The open source folks seem to understand, by using the phrases “free as in beer” or “free as in speech”. These convey a more specific definition of “free” or sometimes of “freedom”. I think that there are many in our culture that confuse “price” with “value”. These terms are NEVER interchangable. You can get manure for a certain price, and that price is a function of the value of the manure, the demand for this particular manure, economic conditions, and the parties that are exchanging the manure. Joe gives me some manure for my garden for “free”. That means that I don’t need to exchange small shiny rocks for this manure! That does not mean that the manure has no value! I get pretty roses, and my neighbor gets my undying devotion and first dibs on the dowry being accumulated for my two year old (many years hence). Let’s take this manure to the radio. (Durn! That idea’s already taken…) Radio provides a band exposure to a receptive (pre-selected) audience. It provides a community of fans, and buzz about new releases. All valuable commodities. It’s not a “Loss Leader”, it’s an exchange of value. The only difference is that the currency does not resemble small shiny rocks. The currency is mind-share, attention (increasingly valuable today!), and devotion. Question: How much has Metallica’s stupidity cost them? They could probably try to quantify it in numbers of shiny rocks.
These facts are all dropped into a cultural bag and shaken handily. In day of old, when knights were bold…. Artists would give away their “ART FOR FREE” ( it that hard to find the CAPS LOCK?) and derived the value of living in a warm castle. Three hots and a cot so to speak. Does that have no value? The problem, all told, are small-minded folks who arn’t able to estimate the REAL value of freedom. That’s OK I guess. TRex and Flock of Seagulls have outlived their usefulness as well.

Anonymous Coward says:


Where does this idea that someone is entitled to make a living doing whatever they want come from? It’s as if these ‘artists’ honestly believe that if all music were distributed freely, there would be no new music.



Tom Black says:

The story isn't about...

whether you like The Cure or not. It’s about change. A rich old guy, be he Robert Smith or George W., isn’t going to want to change. That’s human nature. He’s happy with how he gets paid and how much he gets paid. There’s no incentive for him to put in the effort that change requires…at least not yet. Why Mr. Smith’s opinion carries so much weight in this debate is beyond me.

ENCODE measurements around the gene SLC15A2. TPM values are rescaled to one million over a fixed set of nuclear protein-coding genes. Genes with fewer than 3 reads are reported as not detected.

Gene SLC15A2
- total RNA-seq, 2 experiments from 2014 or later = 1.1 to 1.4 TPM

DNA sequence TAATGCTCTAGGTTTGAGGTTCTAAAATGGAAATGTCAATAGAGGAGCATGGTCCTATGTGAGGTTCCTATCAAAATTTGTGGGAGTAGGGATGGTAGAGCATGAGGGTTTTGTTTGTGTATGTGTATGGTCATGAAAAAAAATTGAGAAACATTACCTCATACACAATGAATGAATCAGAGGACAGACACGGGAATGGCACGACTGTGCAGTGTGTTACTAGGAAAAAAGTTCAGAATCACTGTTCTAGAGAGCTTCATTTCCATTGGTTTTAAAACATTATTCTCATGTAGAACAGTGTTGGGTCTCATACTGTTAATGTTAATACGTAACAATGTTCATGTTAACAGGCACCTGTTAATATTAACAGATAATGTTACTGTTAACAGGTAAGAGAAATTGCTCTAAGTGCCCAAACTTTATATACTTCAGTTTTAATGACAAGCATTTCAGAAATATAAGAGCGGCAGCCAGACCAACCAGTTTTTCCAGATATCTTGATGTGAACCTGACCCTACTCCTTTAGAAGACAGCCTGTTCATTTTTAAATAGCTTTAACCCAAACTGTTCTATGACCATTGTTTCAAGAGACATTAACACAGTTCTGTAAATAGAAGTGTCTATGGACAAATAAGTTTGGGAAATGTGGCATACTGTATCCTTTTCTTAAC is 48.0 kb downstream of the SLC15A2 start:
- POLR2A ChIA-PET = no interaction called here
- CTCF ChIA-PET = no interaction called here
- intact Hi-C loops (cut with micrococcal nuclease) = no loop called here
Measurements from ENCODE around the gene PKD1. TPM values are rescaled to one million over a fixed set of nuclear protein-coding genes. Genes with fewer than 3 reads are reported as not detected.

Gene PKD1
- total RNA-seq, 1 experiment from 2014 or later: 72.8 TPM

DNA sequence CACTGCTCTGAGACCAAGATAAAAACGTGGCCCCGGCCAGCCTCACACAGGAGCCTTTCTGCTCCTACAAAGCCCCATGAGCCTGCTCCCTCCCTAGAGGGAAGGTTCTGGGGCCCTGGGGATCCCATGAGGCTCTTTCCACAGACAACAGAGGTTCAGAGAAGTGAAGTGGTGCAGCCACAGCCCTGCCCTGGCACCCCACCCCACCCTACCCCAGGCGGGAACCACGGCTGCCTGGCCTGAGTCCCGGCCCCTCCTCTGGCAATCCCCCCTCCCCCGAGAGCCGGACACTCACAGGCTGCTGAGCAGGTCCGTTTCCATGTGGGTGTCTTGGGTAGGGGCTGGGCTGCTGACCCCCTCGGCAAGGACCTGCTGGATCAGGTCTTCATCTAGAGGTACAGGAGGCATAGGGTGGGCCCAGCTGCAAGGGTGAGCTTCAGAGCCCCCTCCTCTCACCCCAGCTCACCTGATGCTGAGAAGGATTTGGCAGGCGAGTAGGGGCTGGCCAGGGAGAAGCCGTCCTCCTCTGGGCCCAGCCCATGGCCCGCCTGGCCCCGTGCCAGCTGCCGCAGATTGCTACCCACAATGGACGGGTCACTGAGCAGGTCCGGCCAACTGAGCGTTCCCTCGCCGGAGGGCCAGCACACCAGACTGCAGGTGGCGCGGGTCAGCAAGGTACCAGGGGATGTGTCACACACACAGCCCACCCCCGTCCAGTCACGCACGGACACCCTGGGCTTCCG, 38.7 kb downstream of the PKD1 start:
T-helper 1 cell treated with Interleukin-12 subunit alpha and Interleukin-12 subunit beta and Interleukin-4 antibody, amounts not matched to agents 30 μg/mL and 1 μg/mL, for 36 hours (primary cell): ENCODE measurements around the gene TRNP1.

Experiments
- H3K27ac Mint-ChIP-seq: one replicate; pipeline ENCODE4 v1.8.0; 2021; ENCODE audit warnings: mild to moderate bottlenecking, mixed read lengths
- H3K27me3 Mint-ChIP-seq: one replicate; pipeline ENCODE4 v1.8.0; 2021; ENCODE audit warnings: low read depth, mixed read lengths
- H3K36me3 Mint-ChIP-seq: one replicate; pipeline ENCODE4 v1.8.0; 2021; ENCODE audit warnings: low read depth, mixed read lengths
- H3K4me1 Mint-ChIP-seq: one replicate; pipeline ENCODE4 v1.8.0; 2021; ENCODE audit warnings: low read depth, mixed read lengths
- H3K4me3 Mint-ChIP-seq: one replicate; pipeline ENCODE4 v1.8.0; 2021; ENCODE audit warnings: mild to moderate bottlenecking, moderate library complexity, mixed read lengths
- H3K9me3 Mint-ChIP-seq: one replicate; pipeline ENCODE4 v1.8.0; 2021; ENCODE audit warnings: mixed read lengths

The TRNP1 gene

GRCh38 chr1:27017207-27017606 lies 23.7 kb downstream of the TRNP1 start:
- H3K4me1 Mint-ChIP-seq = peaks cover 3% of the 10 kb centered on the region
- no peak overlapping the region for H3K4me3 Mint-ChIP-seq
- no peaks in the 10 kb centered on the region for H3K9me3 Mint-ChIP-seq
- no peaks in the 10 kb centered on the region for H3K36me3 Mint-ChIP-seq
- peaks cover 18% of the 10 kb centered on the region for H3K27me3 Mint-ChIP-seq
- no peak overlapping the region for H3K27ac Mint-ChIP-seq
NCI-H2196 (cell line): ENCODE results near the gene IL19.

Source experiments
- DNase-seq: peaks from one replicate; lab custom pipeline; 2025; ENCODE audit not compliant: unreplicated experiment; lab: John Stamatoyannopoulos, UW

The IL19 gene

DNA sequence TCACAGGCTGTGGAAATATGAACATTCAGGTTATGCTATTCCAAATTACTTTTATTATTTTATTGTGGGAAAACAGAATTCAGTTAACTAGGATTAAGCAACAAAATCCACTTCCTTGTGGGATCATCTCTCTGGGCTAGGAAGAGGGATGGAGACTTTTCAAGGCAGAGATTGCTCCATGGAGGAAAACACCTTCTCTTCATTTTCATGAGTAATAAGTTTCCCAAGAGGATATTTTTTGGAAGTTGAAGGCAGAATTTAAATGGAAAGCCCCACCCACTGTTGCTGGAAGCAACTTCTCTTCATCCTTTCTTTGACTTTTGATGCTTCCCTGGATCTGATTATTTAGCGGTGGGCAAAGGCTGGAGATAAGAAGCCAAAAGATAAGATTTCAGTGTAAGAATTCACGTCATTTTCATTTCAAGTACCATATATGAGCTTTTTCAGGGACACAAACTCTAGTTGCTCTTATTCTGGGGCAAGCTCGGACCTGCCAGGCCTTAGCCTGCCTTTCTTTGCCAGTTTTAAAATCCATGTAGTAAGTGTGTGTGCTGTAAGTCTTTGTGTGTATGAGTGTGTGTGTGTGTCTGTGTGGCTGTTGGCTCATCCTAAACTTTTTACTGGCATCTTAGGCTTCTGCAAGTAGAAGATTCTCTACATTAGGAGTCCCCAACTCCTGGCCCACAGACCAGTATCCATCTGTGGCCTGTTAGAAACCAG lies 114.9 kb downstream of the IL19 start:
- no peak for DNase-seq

Grae says:

Re: Re: The story isn't about...

Wow, an obtuse person who can’t read between the lines.

Using the term “rich old guy” or naming the last U.S. Pres probably wasn’t the best idea to get his point across, but that doesn’t mean you’re awarded a “get out of using my reading comprehension skills free” card.

But just in case you’re still a little fuzzy on it I’ll spell it out for you: the many (but not all) established players in the industry don’t want the rules of the game to change because it will mean they’ll actually have to put an effort into making a living again. This is why Rob Smith is so up in arms about the idea of using music as a free promotional product for other business models, because it means that he’ll actually have to WORK again.

Philip says:

Re: Re: Re: The story isn't about...

This is why Rob Smith is so up in arms about the idea of using music as a free promotional product for other business models, because it means that he’ll actually have to WORK again.

We’re talking about the same Robert Smith that plays four hour long sets, with half hour long encores, right? He does it continuously while touring. The man has been touring non-stop since the band was born.

I don’t mind that people can disagree with his stance. I think he’s a bit off, too, since he basically forced iTunes to give some songs away for free over a mix-up a while back. But to say they haven’t had any hits lately, or never been good, or even that he doesn’t “WORK” is a bit off the deep end. They have been releasing new albums like clockwork, and are STILL breaking the top 10 charts both here in the USA and in Europe. His talents can stand on his own, even if his ideas over other things may be suspect.

Jim Bailey says:

Re: The story isn't about...

Of course Robert Smith doesn’t want the model to change. He (and he alone) slogged it out for 10 years before achieving major success in the largest record-selling market in the world (Unites States). The Cure sells very respectable numbers of records worldwide, and I am sure that Mr. Smith would like this trend to continue.

Once a recording artist has royalty streams stabilized (The Cure has long sold enough records to receive regular royalties from their record companies), that recording artist of course wants that stream to stay flowing. Can you honestly blame him?

As a royalty-receiving recording artist, I have to say I agree with Mr. Smith to a point. I enjoy getting my BMI checks quarterly and my (minimal) royalty accounting on sales every six months. Art is great for the sake of it, but commerce is important as well.

After all, don’t you enjoy being paid for your work?

Michael Wells says: